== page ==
Presentation on theme: "A2 Graphic Communication"— Presentation transcript:
1 A2 Graphic Communication ConstructivismA2 Graphic Communication
2 ConstructivismThe name Constructivism describes a trend within the fields of painting, sculpture and graphics.Mainly a number of closely linked young Russian artists working on their own terms.They often created art connected to their revolutionary proletarian beliefs (working class overthrow of the bourgeoisie).They were part of a world-wide Avant-garde Modernist movement.
3 The Avant-garde and Modernism Modernism rejected and challenged anything traditionalSearched for new ways to communicate about the ‘modern world’ after WW1Avant-garde means before the group – this art is radical and is critical of political and social institutions (revolutionary)Characterised by symbolism, abstraction, emotions, psychology, new science, the future, revolution
4 InfluencesCubism - characterized by subjects reduced to geometric shapes such as cubes, shows different views and angles of an object that couldn’t normally be seen.
5 InfluencesFuturism - an Italian art movement celebrating noise, technology, machines, war, photography and movement, characterized by contrast, speed, and restlessness of modern life.
6 InfluencesOrphism - characterized by use of circles, and overlapping planes of bright, contrasting colors.
7 DeStijl‘The Style’ - Dutch movement, characterized by use primary colors.
8 The BauhausGerman art school - characterized by the belief that ‘form follows function’.
9 The Russian Revolution 1917The fall of the last major autocratic monarchy in Europe (the Csar)The rise of Socialism and Communism – ownership of the means of production by the community rather than private individualsUnited Soviet Socialist Republic – led by Lenin
10 Characteristics of Constructivism Dispenses with subject matter, perspective, and traditional painting techniquesFocus on modernity and progressLayouts are often geometric and experimentalAttempt to create a ‘universal style’Admiration for machines and technology, functionalism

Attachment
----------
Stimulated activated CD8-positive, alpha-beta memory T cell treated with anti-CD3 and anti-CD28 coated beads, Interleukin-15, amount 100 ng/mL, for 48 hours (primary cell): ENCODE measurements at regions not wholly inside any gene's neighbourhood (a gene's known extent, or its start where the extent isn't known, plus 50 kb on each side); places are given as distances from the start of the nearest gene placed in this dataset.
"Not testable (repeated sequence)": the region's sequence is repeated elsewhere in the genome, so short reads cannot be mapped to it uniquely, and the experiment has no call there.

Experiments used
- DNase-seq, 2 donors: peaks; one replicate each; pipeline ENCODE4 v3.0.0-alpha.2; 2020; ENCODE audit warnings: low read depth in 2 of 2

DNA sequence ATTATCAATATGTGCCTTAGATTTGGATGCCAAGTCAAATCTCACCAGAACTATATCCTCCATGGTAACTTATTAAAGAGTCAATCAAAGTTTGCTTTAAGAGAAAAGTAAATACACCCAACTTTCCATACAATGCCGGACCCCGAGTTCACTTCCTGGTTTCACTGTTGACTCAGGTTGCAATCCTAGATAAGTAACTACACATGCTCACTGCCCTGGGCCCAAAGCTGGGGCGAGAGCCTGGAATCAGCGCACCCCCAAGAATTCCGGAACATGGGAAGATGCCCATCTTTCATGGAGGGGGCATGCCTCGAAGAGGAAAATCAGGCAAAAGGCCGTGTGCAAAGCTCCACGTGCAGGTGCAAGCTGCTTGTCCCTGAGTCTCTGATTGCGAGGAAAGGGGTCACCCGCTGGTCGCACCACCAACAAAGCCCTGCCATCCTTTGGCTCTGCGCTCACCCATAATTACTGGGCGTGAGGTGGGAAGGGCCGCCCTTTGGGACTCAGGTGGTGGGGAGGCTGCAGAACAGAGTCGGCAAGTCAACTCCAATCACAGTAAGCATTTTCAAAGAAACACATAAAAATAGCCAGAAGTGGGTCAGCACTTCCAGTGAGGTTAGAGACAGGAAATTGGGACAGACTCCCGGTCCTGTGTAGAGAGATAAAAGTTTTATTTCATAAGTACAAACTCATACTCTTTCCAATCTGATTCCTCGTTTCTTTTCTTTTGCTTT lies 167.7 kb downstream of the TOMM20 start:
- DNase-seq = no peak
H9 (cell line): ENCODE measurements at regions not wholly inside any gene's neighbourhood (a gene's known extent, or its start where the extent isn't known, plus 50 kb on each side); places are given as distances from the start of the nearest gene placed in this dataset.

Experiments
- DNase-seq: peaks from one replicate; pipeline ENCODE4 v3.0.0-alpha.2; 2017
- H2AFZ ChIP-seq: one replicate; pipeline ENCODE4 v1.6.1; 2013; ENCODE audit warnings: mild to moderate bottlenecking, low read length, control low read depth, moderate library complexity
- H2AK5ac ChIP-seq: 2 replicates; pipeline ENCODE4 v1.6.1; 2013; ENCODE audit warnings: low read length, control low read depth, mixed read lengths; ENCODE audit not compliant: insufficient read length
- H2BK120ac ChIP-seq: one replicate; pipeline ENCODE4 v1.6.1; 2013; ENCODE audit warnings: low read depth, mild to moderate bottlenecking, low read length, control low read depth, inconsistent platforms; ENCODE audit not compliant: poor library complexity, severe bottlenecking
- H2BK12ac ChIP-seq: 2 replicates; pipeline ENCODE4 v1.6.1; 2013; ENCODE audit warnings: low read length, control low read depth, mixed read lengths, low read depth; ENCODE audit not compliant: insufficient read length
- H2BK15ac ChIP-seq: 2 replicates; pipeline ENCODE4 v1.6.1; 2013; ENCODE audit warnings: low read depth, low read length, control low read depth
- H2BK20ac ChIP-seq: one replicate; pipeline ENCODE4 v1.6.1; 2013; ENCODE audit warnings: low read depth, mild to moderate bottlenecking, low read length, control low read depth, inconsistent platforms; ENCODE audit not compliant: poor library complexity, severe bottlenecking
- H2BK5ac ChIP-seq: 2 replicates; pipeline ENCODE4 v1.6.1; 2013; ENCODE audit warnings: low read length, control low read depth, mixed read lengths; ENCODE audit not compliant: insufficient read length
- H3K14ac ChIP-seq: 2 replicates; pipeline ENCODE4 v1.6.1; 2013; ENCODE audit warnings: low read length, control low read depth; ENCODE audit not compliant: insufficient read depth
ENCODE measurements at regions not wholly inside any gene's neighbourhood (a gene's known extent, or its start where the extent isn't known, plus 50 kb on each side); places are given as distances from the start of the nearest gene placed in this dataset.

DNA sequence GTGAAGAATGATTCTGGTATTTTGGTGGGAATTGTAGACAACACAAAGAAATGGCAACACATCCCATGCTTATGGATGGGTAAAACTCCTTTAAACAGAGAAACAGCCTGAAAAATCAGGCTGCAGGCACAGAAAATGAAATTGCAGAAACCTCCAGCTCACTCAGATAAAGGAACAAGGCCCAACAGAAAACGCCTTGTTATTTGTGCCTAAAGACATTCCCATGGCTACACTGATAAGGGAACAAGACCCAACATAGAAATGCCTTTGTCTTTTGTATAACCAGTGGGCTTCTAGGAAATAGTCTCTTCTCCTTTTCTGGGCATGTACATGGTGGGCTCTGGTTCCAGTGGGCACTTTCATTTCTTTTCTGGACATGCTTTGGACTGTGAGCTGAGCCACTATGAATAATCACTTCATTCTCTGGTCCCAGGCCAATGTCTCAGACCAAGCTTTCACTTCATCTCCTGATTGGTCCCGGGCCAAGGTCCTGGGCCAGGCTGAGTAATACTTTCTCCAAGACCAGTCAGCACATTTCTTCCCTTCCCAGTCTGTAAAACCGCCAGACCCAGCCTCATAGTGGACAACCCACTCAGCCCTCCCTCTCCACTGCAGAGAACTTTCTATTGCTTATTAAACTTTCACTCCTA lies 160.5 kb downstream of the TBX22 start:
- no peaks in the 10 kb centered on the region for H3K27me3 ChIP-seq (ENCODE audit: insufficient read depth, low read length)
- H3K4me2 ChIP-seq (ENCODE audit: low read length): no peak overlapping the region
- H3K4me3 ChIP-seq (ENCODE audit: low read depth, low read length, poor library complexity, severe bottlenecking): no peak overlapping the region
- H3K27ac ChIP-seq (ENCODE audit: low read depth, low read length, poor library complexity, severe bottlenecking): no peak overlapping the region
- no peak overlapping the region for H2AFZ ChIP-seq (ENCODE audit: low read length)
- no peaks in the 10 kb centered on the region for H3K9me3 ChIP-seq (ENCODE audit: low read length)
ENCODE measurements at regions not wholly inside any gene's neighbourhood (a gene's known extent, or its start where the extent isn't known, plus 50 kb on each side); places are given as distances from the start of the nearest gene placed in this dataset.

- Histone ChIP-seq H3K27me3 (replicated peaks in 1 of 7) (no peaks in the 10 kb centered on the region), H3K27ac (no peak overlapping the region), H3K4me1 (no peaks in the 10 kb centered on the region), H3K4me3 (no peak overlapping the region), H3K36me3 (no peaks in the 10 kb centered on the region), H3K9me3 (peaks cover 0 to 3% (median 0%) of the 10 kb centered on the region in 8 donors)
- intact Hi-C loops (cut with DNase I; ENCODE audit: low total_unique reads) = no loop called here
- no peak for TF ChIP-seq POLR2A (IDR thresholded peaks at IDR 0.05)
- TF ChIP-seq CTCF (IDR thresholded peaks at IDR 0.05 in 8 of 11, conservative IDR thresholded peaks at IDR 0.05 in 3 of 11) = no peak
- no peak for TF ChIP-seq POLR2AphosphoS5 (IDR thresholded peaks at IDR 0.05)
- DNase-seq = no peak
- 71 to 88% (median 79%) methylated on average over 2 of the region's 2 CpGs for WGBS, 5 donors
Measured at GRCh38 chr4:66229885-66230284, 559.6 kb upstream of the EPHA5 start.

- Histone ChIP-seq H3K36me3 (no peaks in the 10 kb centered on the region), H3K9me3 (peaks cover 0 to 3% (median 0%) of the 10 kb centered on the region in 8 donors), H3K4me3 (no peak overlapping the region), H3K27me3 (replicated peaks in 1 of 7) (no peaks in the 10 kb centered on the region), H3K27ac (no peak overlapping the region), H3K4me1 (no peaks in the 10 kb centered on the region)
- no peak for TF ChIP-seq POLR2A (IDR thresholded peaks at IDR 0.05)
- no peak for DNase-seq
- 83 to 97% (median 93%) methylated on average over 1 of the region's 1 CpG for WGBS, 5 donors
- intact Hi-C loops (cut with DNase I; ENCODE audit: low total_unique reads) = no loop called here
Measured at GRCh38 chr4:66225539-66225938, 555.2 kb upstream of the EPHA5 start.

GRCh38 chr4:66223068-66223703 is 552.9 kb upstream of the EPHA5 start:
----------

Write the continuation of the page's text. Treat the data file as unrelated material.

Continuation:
14 Kasimir MalevichSuprematism - line, shape and colour distilled to its pure essence, rejects all the ‘old’ and the creation of a new aesthetic. Abstract – no recognisable objects, no ‘imitation of the real world’, spiritual, emotional
16 Kazimir Malevich. Suprematist Painting (1915-16). Oil on canvas Kasimir MalevichKazimir Malevich. Suprematist Painting ( ). Oil on canvas
17 Lazar Markovich Lissitzky Incorporates Malevich’s ideas for the promotion of socialist values. Experimented with new materials like photomontage.
18 Lazar Markovich Lissitzky El Lissitzky. Untitled (Sketch for Roza Luxemburg’s Memorial),
19 Lazar Markovich Lissitzky El Lissitzky.Proun AII (1920).Black ink, gouache,watercolor and graphiteon tan cardboard.Proun is the name he gavehis non-objective painting-constructions, in which heexperimented with the elementsof contemporary geometricabstraction combined withperspective illusions. It is anacronym for “Project for theAffirmation of the New” in Russian.
20 Alexander RodchenkoMultiple media - painting, drawing, photography, collage.
21 Alexander Rodchenko “Better pacifiers there were never, I’m prepared to suck forever. Onsale everywhere.”Alexander Rodchenko andVladimir Mayakovsky.The Best Nipple (1923).Gouache on photographicboard mounted on cardboard.
22 Alexander Rodchenko Alexander Rodchenko. Illustration for Mayakovsky’s Pro Eto (1923).Photomontage, pink and blackpaper on paper.
23 Alexander Rodchenko “You should be ashamed of yourself—you’re still not onthe list of Dobrolet stock holders.The whole country has an eye onthis list. One gold ruble makesanyone a stockholder ”Alexander Rodchenko.Dobrolet Advertising Poster(1923). Lithograph on paper.
24 Alexander Rodchenko Alexander Rodchenko. Design for Book Cover Incorporating the Word ‘Depot’ (ca. 1925). Watercolor, tempera,pen and ink, and pencil on paper.
25 Alexander RodchenkoAlexander Rodchenko. Poster for Sergei Einstein’s film Battleship Potemkin (1925).
26 Alexander RodchenkoAlexander Rodchenko.Worker’s suit (1925).
27 Varvara Stepanova Varvara Stepanova. Collage (1919-20). Paper on paper.
28 Varvara Stepanova Varvara Stepanova. Figure (1920). Gouache and pencil on illustration board.
29 Varvara Stepanova Varvara Stepanova. Tarelkin, costume design of the playTarelkin’s Death bySukhovo-Kobylin (1922).Gouache and blue pencilon paper.
30 Varvara Stepanova Varvara Stepanova. Design for men’s sportswear (1923). Gouache and Indianink on paper.
31 Varvara Stepanova Varvara Stepanova Dress design for daytime (1924). Gouache and Indianink on paper.
32 Vladimir TatlinVladimir Tatlin, Monument to the Third International, , model (wood, iron, glass)‘Tatlin’s Tower’Design for a monument to honor the Russian RevolutionTower never built (only model)Would have been twice as tall as the Eiffel Tower
33 Vladimir TatlinVladimir Tatlin. Sailor (1911). Watercolor.
34 Vladimir Tatlin Vladimir Tatlin. Counter Relief ( 1914-15). Iron, copper, wood, rope.
35 The End of Constructivism The Soviet regime at first encouraged this new styleHowever, beginning in 1921, constructivism (and all modern art movements) were officially disparaged as unsuitable for mass propaganda purposesThey were seen to be too radical, experimental and uncontrolledThey were replaced by Social Realism